Florida red tide is caused by naturally occurring algae, and when its concentrations exceed normal “background” levels, people can experience varying degrees of eye, nose and throat irritation while at the shore or on the water. Many factors, including algae distribution, currents and winds, can determine whether effects are noticeable.
Learn more about the health effects of red tide and a new exciting red tide initiative at Mote Marine Laboratory during Mote’s free Science Café, “Beach Conditions and Health Conditions - Human Impacts of Florida Red Tide” from 6-7:30 p.m. on Thursday, Feb. 23, at the Johann Fust Community Library in Boca Grande, Florida.
Mote Staff Scientist, Dr. Tracy Fanara, and Dr. Jeffrey Humbarger of the Boca Grande Health Clinic will they share their expert knowledge and will be available for questions.
Lite bites and drinks will be provided.
- Although this is a free event, RSVP is required due to space limitations. Register here: mote.org/sciencecafe.
At Mote, Fanara manages the Environmental Health Program, investigating the effects of marine and freshwater chemicals on public health. She oversees Mote’s Beach Conditions Reporting System, which provides twice-daily condition updates for 31 beaches along Florida’s Gulf coast via www.visitbeaches.org and a free app available in the App Store.
“Environmental health is about the study of human-made effects on the environment and ecosystems as well as the effect the environment has on human health,” Fanara said. “During the Science Café, we will take a deeper look at the relationship between red tide, human health, and the importance of scientific communication to the public.”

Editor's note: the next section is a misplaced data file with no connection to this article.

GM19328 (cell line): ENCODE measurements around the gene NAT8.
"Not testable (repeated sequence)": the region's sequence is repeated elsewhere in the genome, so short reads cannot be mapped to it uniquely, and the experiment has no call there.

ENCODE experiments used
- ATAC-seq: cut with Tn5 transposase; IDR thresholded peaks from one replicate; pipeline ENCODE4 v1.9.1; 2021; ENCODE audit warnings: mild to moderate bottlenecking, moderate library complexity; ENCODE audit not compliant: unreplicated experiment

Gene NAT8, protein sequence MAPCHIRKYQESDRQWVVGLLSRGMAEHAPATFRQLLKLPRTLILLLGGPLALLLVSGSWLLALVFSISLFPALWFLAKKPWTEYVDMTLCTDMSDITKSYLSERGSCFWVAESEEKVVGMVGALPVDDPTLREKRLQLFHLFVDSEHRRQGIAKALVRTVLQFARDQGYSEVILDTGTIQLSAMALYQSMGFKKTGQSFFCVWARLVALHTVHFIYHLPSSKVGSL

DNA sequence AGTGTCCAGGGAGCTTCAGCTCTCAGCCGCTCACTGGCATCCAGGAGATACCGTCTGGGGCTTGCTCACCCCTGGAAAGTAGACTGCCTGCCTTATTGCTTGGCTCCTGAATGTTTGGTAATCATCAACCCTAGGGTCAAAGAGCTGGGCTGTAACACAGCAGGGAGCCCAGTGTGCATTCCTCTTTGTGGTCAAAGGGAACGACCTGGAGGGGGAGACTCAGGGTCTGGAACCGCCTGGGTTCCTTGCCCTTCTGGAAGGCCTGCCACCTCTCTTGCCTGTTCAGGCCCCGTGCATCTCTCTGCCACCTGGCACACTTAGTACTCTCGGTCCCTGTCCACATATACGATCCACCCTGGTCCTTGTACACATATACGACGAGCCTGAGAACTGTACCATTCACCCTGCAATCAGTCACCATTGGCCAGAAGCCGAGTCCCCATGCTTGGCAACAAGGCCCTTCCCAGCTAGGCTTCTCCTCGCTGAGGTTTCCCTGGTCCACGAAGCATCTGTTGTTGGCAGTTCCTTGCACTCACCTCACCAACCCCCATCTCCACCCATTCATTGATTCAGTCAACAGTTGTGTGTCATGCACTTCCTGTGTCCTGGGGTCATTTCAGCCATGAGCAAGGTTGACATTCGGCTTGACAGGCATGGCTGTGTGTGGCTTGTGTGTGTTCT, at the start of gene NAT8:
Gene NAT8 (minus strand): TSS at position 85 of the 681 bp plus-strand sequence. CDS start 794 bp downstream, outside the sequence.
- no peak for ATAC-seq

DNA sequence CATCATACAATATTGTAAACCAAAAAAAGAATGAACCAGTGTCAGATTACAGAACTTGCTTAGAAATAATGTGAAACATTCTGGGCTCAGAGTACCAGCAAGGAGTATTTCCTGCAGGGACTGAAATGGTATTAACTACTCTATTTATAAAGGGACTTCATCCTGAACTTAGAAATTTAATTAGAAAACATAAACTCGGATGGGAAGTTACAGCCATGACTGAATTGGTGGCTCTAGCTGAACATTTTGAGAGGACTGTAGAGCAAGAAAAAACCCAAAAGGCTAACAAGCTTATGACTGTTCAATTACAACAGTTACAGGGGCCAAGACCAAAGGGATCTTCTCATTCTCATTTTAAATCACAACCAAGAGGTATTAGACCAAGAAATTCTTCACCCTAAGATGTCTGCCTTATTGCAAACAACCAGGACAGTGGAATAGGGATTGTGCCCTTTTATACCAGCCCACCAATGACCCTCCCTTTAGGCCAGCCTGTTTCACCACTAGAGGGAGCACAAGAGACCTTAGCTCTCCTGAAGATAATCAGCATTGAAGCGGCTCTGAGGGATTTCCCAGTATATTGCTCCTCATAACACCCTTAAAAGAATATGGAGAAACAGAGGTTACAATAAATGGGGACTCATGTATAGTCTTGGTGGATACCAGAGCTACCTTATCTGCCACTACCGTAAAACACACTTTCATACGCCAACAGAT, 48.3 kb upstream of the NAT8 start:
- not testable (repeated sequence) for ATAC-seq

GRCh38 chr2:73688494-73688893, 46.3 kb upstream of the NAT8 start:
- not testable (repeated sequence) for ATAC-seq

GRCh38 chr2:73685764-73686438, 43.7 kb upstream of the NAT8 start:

Mote Science Cafés are casual, community-based discussions between scientists, community experts and the general public. Guests can ask questions and help the discussion develop in fascinating ways. Topics are designed to help guests discover relationships between everyday things and our marine world.
Fellow Café speaker Humbarger joined the staff at the Boca Grande Health Clinic. Humbarger joined the staff at the Clinic in 2011. He is board certified by the American Board of Internal Medicine. Humbarger is originally from Archbold, Ohio. He received a Bachelor of Science in Biology from Adrian College in Michigan and his MD at the University of Cincinnati. His internal medicine residency training was completed at Santa Barbara Cottage Hospital in Santa Barbara, CA. Humbarger worked at the Community Health Clinic in San Ysidro, California, then in private practice with the Alvarado Medical Group in San Diego. Prior to coming to Boca Grande, Humbarger was at the Mayo Clinic in Jacksonville from 1996 through summer 2011. He served as a consultant in the Division of Executive and International Medicine within the Department of Internal Medicine. Humbarger serves as the Boca Grande Clinic's Medical Director.
This Boca Grande Science Cafe is generously sponsored by Jeanie and Bayne Stevenson.